Some say the craft brewing renaissance started in the past 10 years. Some say it was the late 1990s. Some say it really started after Jimmy Carter enacted legislation legalizing broader craft brewing in the late 1970s.

Some say it started with Anchor Steam Brewing Company was founded in 1965. They brewed the first “modern American Porter, pale ale, Barleywine, and Wheat Beer.”

John Foyston, over at Oregon Live, has written an article suggesting it was Anchor Steam paved the way for craft beer in America. I don’t know if I’d agree that Anchor Steam started the craft beer renaissance, but we can all agree that Anchor Steam represented a true diversion from the American conception of beer. There are so many factors that paved the way for craft beer to become what it is today.

From the article,

“50 years ago, Fritz changed an entire industry built on mass production by holding steadfast to traditional brewing techniques and a commitment to quality,” says Anchor Brewing CEO and President Keith Greggor. “We wanted to celebrate the birth of the Craft Brewing Revolution, Fritz’s legacy, and introduce a whole new generation of beer lovers to Anchor Steam Beer. Before the terms, ‘craft brewing’ and ‘micro-brewing’ had even been coined, Anchor had already brewed the first modern American Porter, pale ale, Barleywine, and Wheat Beer. It all started with Anchor Steam Beer though. The foundation of the brewery is built on Anchor Steam; it represents the past, present and future of craft beer.”

In 1965, during a meal at the Old Spaghetti Factory in San Francisco, a young Stanford graduate named Fritz Maytag, of the Maytag appliance family, learned that the makers of his favorite beer, Anchor Steam Beer, were soon to close their doors forever. On August 2, 1965, Maytag rushed to buy 51% of the struggling San Francisco craft brewery for just a few thousand dollars, rescuing Anchor from imminent bankruptcy. At only 27 years old, Maytag, alongside a team of dedicated brewers, revived Anchor Brewing by employing traditional brewing methods and enforcing strict sanitization methods, raising the quality of the beer.

The small team perfected Anchor Steam and soon began bottling the flagship brew in 1971 before introducing other iconic Anchor beers like Anchor Porter, Liberty Ale, Old Foghorn Barleywine Style Ale and Christmas Ale. Years before craft brewing was even a concept, let alone an industry, Anchor Brewing was creating quality, handcrafted beer in a time when mass-produced lagers saturated the marketplace. Fritz inspired other small-scale breweries to do the same, ultimately leading the way for the American Craft Brewing Revolution, which all began with a fateful purchase 50 years ago.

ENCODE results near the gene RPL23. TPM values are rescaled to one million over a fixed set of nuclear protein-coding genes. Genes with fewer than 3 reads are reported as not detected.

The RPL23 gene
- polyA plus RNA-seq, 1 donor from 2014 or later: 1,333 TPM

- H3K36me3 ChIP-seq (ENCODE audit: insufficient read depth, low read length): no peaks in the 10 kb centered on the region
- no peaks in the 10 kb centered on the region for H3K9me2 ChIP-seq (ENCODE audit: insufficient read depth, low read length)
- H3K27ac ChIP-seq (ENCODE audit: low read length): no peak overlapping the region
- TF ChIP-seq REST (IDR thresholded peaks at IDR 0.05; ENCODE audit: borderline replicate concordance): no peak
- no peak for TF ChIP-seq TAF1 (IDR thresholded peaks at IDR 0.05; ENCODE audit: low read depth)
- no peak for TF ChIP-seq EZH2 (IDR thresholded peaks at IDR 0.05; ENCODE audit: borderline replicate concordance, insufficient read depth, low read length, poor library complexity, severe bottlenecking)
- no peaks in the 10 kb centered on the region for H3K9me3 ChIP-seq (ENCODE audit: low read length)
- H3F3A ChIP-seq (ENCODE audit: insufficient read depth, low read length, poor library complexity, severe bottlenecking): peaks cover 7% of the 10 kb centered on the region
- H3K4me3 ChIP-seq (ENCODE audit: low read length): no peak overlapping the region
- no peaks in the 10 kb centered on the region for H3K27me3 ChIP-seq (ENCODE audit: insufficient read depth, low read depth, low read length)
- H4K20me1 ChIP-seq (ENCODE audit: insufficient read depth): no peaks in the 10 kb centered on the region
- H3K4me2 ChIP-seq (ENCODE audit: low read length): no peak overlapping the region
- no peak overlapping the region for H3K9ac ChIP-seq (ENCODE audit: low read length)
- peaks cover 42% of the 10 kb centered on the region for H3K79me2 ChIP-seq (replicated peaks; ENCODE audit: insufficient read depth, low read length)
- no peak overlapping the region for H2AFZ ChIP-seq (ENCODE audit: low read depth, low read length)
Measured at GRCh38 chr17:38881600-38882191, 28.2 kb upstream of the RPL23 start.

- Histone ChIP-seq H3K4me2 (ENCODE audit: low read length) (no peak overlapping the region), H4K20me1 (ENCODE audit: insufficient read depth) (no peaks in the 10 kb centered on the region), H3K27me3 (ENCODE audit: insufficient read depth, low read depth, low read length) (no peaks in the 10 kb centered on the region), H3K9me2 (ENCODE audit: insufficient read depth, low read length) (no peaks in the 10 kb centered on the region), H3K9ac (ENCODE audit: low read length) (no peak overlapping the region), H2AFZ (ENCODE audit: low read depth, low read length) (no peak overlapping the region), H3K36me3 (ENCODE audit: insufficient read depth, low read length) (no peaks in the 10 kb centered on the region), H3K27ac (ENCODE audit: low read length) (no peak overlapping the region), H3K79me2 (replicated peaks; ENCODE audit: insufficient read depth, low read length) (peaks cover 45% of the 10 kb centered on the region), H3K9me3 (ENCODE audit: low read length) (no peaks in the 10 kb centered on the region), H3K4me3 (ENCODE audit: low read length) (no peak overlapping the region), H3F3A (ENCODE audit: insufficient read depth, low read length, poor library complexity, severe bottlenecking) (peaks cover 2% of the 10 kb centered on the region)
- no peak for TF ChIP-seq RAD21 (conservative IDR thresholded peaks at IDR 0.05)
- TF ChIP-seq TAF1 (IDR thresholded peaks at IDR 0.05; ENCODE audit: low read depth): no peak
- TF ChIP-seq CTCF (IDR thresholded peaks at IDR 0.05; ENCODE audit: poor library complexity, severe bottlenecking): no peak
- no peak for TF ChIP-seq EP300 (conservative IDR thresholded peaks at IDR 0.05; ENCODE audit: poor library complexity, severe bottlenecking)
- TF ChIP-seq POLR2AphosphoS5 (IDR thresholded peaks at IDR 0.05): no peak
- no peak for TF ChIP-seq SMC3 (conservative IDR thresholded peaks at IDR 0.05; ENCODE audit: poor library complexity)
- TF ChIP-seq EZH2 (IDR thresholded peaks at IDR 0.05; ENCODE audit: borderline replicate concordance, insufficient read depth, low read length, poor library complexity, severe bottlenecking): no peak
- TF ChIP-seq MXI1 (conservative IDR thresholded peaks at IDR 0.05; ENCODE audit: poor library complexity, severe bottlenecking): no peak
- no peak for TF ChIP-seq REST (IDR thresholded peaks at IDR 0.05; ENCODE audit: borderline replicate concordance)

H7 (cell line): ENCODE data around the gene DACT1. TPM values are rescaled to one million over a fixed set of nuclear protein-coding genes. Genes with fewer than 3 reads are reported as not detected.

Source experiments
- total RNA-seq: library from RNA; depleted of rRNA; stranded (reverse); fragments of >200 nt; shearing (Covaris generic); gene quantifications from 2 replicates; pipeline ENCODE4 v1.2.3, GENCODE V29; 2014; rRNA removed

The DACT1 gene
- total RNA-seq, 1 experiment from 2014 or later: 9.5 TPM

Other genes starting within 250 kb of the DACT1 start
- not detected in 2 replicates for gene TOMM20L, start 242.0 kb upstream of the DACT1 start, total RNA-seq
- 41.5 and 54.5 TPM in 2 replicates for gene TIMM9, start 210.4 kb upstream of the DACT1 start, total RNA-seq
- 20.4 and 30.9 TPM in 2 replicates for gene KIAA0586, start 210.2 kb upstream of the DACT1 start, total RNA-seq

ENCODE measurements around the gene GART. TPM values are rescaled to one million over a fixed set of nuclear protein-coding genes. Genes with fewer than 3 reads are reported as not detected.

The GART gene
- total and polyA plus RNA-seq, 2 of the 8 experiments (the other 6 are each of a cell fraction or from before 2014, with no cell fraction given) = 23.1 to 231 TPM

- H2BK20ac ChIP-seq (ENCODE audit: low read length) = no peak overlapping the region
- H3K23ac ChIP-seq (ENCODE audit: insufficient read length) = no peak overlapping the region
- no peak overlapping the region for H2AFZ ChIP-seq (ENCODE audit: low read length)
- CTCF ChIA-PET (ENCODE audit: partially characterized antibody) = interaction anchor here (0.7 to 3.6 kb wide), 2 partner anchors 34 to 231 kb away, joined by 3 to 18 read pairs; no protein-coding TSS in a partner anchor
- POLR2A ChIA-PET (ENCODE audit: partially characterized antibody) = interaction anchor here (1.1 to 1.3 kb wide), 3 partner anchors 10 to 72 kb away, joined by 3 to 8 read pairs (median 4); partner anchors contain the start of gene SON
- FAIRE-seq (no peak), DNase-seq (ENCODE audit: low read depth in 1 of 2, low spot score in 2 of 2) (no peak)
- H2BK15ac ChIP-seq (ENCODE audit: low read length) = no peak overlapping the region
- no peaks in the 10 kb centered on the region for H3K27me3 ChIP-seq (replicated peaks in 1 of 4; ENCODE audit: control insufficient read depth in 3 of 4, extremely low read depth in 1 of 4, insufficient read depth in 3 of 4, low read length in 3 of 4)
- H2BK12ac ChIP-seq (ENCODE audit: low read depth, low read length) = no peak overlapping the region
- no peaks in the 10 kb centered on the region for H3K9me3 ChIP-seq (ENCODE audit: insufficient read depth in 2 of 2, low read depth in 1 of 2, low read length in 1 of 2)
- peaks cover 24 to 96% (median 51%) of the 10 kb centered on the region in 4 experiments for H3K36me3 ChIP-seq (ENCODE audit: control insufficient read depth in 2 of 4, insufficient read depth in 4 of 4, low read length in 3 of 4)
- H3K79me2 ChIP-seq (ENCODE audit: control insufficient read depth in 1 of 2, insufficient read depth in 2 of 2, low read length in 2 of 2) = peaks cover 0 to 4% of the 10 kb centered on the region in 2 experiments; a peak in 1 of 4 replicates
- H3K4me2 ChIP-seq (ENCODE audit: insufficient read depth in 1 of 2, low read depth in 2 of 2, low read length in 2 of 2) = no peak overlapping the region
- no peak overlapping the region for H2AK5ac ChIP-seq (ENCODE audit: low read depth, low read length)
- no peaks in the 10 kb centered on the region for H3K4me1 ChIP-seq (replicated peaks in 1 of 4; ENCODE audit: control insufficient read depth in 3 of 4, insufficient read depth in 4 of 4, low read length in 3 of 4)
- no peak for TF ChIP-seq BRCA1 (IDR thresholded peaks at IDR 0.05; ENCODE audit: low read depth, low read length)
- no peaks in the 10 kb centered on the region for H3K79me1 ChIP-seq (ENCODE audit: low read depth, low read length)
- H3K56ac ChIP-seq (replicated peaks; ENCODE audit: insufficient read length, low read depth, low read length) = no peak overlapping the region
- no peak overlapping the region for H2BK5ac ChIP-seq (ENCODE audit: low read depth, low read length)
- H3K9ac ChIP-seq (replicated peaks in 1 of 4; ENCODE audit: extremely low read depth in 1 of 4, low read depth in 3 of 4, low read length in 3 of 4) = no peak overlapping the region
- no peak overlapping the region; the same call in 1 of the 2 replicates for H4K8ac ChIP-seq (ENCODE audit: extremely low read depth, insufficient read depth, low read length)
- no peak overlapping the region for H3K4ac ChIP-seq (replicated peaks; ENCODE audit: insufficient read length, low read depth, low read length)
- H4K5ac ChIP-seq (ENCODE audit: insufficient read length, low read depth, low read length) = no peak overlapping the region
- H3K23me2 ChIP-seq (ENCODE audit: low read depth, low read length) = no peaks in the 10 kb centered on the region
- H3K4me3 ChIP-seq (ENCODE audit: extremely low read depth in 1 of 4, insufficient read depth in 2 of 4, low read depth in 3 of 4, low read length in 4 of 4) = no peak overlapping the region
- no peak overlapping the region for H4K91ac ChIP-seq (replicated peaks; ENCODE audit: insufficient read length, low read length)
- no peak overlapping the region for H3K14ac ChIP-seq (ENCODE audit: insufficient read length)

To celebrate this milestone, starting in May, Anchor Steam Beer will boast new packaging depicting a hand-illustrated label by long-time Anchor artist Jim Stitt. Artist Bill Hyde first illustrated the original Anchor label in collaboration with Fritz Maytag. From Anchor Porter to Christmas Ale over the past few decades to Anchor California Lager and Anchor IPA in more recent years, Stitt has created scores of now-iconic Anchor labels. This year, Stitt was given the opportunity to refresh the Anchor Steam artwork by employing vibrant watercolors and detailed illustrations that honor and uphold the classic Anchor Steam label from 1971. Along with the enhanced bottle and neck labels, Anchor Steam bottles will also include fun facts about Anchor’s rich history on the underside of each cap.

Anchor Steam’s roots extend to the California Gold Rush, when primitive conditions and the lack of ice forced lager-beer brewers to improvise and ferment their beer on San Francisco’s rooftops. The chilly, foggy weather naturally cooled the fermenting beer creating steam off the warm open pans. A San Francisco Original and a world classic, Anchor Steam is America’s first craft beer.

Today, Anchor Steam is brewed with pale and caramel two-row barley malt, Northern Brewer whole-cone hops and Anchor’s own lager yeast in a solid copper brewhouse. The beer is then fermented in shallow open-air fermenters and gently carbonated in Anchor’s cellar through an all-natural, traditional process called kräusening. First brewed in 1896, Anchor Steam (4.9% ABV) appeared in bottles in 1971 and displayed the now iconic hand-drawn image of an anchor framed by hops and barley.